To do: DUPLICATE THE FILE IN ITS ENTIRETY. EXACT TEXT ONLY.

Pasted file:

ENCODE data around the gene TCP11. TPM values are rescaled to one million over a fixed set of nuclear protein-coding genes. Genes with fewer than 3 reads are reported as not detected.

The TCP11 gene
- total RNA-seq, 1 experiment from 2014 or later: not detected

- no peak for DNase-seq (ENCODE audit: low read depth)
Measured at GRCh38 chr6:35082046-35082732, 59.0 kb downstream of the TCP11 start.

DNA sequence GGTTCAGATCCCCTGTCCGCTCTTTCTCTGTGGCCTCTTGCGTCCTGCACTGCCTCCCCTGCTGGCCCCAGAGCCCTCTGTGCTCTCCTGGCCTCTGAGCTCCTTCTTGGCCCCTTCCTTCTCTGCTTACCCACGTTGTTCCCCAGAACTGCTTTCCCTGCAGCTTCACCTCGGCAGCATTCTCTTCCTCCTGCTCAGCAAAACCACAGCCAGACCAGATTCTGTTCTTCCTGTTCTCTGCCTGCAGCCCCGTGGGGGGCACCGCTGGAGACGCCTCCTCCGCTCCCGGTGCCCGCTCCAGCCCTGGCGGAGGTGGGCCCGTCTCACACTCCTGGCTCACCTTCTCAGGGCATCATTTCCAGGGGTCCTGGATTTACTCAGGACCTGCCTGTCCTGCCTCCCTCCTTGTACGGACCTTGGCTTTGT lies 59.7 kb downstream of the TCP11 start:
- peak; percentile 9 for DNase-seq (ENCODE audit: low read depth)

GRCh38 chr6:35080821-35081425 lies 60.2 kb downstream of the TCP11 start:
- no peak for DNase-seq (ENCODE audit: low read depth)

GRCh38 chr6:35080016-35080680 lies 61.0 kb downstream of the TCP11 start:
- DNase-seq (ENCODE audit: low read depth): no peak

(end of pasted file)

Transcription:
ENCODE data around the gene TCP11. TPM values are rescaled to one million over a fixed set of nuclear protein-coding genes. Genes with fewer than 3 reads are reported as not detected.

The TCP11 gene
- total RNA-seq, 1 experiment from 2014 or later: not detected

- no peak for DNase-seq (ENCODE audit: low read depth)
Measured at GRCh38 chr6:35082046-35082732, 59.0 kb downstream of the TCP11 start.

DNA sequence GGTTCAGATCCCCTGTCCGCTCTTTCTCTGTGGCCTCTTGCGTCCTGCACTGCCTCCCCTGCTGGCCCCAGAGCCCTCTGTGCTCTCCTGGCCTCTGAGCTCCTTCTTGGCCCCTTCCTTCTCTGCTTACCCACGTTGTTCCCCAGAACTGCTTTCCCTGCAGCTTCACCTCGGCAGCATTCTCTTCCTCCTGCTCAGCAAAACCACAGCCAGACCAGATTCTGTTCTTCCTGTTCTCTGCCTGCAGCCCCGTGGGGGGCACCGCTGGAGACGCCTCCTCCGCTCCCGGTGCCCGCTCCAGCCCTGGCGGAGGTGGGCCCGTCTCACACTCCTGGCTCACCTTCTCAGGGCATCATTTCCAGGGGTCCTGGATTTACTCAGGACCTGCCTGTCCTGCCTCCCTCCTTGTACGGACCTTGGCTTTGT lies 59.7 kb downstream of the TCP11 start:
- peak; percentile 9 for DNase-seq (ENCODE audit: low read depth)

GRCh38 chr6:35080821-35081425 lies 60.2 kb downstream of the TCP11 start:
- no peak for DNase-seq (ENCODE audit: low read depth)

GRCh38 chr6:35080016-35080680 lies 61.0 kb downstream of the TCP11 start:
- DNase-seq (ENCODE audit: low read depth): no peak